But how to embed this in our thinking, in our ways of living? How to build respect as a reflex? I often think of seatbelts as an example. I remember a time when seatbelts were optional, and people chose not to wear them. And then — constant campaigns, changes of laws, stricter policies, messaging just about everywhere, and poof! We all do it automatically. Reaching for the seatbelt is a reflex, so deeply ingrained we don’t even think about it. Our arm does it without our brain registering the act. And more than that — we can’t imagine not doing it. Why do we do it? To protect our lives. So why can’t we make the safety of other lives just as easy, a reflex, an automatic response? It should be a reflex, because it is the right thing to do.
Dr. Idriss and I also share the same sense of injustice, and the painful need to act on it. “What small things can individuals do to make an impact,” she asked me. And, “do you ever feel like you’re standing in front of a massive mountain?!”
There are things people — anyone, everyone — can do. I might have chosen an unusual path, going straight to the frontlines of a war or disaster. But we actually don’t have to go far to do good. It starts right here, where we are. We need to first see that inequality is all around us. Once we see it, we can’t unsee it. And once we see it, we can’t ignore it. We have to act.
Start where you stand is not just a tagline, it is a call to action. It is a movement.
It is a force that says yes, I see these things happening, and I have a duty to do something to fix these things. And to fix these things, I can start right here, right now, in the space I occupy. Now imagine if everyone did that?! I would very happily be out of a job.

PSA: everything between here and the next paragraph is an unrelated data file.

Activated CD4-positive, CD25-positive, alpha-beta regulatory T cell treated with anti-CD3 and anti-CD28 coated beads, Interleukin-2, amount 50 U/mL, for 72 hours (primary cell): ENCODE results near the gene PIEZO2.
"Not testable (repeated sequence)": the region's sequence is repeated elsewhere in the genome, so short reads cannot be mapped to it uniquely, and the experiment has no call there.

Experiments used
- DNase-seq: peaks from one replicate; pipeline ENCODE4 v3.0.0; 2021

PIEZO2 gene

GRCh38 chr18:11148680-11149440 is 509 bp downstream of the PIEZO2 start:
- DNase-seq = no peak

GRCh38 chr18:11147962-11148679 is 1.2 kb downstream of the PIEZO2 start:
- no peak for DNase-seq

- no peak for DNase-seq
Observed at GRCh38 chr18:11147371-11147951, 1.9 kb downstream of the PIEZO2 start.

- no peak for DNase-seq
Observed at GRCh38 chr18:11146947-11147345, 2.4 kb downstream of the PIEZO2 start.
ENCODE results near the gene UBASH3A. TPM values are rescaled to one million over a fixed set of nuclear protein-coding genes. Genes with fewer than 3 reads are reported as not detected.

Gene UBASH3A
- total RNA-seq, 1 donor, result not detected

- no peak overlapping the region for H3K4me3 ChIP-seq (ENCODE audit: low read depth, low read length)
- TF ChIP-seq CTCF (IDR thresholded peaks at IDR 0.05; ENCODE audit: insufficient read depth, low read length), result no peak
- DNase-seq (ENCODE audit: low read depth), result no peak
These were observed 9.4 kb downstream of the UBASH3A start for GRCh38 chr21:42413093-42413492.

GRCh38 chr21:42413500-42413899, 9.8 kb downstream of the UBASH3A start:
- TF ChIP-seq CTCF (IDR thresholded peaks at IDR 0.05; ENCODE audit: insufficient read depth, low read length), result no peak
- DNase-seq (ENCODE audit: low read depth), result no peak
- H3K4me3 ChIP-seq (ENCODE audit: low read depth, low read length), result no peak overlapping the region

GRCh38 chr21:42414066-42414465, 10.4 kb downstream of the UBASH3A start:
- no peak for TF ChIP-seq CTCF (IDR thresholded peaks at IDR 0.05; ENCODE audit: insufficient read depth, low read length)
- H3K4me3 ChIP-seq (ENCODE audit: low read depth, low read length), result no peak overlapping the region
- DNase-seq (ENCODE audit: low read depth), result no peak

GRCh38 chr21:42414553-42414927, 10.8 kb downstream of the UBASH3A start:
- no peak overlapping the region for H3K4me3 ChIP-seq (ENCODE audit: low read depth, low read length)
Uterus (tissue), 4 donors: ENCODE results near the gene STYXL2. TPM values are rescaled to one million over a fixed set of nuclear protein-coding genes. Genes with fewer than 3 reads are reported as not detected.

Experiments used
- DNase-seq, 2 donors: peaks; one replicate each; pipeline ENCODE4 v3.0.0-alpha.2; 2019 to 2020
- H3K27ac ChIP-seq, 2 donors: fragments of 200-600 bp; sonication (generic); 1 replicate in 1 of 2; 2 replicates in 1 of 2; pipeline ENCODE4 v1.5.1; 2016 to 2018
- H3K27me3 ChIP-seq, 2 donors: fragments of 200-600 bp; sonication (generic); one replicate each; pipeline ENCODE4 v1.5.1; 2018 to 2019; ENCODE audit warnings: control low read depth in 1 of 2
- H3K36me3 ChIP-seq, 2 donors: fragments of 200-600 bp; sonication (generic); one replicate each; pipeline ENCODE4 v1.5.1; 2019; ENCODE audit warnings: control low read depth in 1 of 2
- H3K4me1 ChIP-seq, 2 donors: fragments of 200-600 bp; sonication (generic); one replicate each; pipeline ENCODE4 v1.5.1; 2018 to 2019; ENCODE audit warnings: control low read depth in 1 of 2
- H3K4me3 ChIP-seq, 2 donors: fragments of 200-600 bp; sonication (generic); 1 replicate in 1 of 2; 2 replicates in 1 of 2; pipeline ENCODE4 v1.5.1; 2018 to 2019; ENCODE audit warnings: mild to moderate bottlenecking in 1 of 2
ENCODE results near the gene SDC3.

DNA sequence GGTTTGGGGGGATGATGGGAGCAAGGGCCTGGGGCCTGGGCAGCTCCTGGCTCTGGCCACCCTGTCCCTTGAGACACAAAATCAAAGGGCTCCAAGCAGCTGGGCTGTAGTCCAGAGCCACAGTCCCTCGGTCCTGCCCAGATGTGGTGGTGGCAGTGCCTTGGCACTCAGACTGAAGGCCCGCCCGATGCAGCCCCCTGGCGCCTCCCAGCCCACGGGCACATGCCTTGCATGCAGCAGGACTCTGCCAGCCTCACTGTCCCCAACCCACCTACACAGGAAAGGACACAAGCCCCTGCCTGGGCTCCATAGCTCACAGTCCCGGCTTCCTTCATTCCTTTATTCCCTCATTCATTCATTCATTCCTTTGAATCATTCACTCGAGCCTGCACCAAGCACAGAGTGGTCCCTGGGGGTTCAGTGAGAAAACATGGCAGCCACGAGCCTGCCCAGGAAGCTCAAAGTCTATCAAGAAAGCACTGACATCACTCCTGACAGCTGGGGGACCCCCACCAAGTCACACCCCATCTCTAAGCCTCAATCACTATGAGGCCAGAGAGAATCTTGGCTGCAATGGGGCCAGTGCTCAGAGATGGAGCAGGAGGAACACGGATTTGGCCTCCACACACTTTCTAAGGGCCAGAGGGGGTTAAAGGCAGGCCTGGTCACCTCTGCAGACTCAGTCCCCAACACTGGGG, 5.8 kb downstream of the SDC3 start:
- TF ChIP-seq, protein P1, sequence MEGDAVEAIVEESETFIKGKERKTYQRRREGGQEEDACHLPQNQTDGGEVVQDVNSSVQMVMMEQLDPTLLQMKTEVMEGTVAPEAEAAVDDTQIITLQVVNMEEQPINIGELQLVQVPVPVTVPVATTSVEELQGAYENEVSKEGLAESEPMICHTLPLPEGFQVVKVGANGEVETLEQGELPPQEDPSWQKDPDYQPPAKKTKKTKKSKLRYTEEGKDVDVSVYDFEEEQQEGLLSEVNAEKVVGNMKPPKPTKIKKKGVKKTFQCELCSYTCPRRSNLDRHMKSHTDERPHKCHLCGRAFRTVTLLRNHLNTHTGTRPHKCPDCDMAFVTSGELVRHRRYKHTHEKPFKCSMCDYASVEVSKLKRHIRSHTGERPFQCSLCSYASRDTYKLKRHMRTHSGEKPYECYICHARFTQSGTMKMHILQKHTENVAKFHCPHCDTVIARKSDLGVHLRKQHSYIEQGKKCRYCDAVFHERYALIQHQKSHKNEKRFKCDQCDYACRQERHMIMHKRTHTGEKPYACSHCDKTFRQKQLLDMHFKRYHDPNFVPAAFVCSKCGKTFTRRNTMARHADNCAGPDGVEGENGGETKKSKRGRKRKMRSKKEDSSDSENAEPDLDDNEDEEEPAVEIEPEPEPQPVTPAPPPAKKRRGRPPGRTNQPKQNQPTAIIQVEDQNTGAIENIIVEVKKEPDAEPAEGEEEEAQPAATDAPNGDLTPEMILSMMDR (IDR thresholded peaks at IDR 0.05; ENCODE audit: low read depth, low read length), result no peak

Dr. Idriss echoed this, adding that we can start by “changing what you can control, how you treat other people versus how you’ve been treated… changing the continuum.” Breaking the chain. We talked about how women’s safety is a starting point, and how we might help raise the next generation not only to shift the continuum but to thrive in a world that feels safe. In a world where they are free.
Dr. Idriss added that she wants to teach our children to share in care work, to bend gender roles, and to create new ways of being. And alongside the cultural and personal work of shifting norms is the backing of these changes by policy and law. It has to work together.
“It’s a multi-layered onion issue,” Dr. Idriss said. “One that needs to be reset from the center out.”
“And what do you do for you,” she asked me. “How do you keep going in the face of all this? How do you protect yourself while also fighting the massive mountain?”
Resilience for me is in the small things — just like the successes. When I was in the field, I used to dream of having a dog, being part of a community that did not move, finding a space to dance. After 25 years in the field, I now have all those things. I delight in the ordinary. And I am so very grateful for it.
And, I have my commitment to this work. I might not be on the frontlines anymore, but I’m learning that there are many ways to dedicate my head, hands, and heart to this cause.
“What is your greatest accomplishment?” she asked me. To be honest, I didn’t know. I never stopped to ask myself that. Besides, I’m not done yet. Maybe my greatest accomplishment is yet to come!
“When someone cannot name their greatest accomplishment,” Dr. Idriss said, “I am in awe of that person. It means they’re more than just a one-hit wonder.”
And neither of us are one-hit wonders!
“We all do what we can,” she said. “It’s up to us. And we can make a difference in the long run.”
Yes, we will.